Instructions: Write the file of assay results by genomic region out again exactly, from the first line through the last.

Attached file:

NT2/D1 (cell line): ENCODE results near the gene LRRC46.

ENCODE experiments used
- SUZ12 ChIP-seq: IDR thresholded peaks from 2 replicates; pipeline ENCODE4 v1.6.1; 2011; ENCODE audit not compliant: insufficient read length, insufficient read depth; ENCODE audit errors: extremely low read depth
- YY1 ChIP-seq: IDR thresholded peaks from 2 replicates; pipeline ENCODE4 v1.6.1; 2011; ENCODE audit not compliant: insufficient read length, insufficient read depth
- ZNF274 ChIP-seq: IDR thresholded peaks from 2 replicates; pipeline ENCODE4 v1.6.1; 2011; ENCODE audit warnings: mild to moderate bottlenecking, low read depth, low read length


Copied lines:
NT2/D1 (cell line): ENCODE results near the gene LRRC46.

ENCODE experiments used
- SUZ12 ChIP-seq: IDR thresholded peaks from 2 replicates; pipeline ENCODE4 v1.6.1; 2011; ENCODE audit not compliant: insufficient read length, insufficient read depth; ENCODE audit errors: extremely low read depth
- YY1 ChIP-seq: IDR thresholded peaks from 2 replicates; pipeline ENCODE4 v1.6.1; 2011; ENCODE audit not compliant: insufficient read length, insufficient read depth
- ZNF274 ChIP-seq: IDR thresholded peaks from 2 replicates; pipeline ENCODE4 v1.6.1; 2011; ENCODE audit warnings: mild to moderate bottlenecking, low read depth, low read length